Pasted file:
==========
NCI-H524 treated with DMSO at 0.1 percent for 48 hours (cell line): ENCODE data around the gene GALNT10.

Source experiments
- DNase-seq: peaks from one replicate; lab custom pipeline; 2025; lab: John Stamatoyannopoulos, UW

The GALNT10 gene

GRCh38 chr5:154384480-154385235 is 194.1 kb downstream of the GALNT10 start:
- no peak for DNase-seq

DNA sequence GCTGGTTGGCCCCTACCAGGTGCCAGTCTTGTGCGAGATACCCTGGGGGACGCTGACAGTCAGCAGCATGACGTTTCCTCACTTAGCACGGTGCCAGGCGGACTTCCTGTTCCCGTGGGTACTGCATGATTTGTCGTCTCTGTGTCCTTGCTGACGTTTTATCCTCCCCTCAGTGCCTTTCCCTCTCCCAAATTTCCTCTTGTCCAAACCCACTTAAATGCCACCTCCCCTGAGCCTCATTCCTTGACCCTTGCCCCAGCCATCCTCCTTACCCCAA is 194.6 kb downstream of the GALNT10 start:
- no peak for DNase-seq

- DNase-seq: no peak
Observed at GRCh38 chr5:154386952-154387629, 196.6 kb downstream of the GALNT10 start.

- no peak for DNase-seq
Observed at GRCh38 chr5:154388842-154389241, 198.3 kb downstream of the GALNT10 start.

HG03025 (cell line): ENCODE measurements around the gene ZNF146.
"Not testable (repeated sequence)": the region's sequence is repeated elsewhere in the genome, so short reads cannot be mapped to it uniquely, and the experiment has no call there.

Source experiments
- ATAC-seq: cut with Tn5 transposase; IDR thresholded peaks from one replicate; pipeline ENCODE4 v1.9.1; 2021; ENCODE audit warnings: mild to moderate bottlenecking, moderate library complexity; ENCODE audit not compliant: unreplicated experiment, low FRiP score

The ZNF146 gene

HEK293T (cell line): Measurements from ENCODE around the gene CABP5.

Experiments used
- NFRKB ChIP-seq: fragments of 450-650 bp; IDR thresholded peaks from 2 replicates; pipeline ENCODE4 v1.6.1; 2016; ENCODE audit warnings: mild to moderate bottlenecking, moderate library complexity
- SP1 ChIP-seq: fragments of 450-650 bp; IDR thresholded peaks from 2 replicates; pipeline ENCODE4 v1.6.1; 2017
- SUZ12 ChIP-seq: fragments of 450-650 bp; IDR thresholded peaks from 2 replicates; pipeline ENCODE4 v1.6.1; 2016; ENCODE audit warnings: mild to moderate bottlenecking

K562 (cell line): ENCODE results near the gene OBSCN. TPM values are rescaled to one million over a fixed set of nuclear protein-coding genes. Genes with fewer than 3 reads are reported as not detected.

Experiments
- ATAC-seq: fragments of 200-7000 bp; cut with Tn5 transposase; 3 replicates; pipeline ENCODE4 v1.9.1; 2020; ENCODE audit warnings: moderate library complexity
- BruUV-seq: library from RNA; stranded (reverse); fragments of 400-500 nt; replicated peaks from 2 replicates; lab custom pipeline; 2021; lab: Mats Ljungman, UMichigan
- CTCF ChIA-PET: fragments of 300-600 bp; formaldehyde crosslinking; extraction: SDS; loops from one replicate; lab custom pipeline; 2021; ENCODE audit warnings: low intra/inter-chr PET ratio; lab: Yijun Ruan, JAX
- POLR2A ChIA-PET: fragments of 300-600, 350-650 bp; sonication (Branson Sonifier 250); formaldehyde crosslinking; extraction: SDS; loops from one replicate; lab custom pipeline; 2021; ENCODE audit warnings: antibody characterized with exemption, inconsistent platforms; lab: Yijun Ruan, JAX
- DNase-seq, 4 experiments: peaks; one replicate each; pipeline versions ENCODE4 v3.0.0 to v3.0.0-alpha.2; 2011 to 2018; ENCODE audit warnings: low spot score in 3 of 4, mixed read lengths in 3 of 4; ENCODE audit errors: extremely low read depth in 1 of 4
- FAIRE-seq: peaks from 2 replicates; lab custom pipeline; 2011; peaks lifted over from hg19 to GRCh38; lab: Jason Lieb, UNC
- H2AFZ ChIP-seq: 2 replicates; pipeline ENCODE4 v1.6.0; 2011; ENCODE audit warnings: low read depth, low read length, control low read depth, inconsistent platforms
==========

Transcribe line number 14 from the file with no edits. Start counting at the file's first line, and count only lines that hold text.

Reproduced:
"Not testable (repeated sequence)": the region's sequence is repeated elsewhere in the genome, so short reads cannot be mapped to it uniquely, and the experiment has no call there.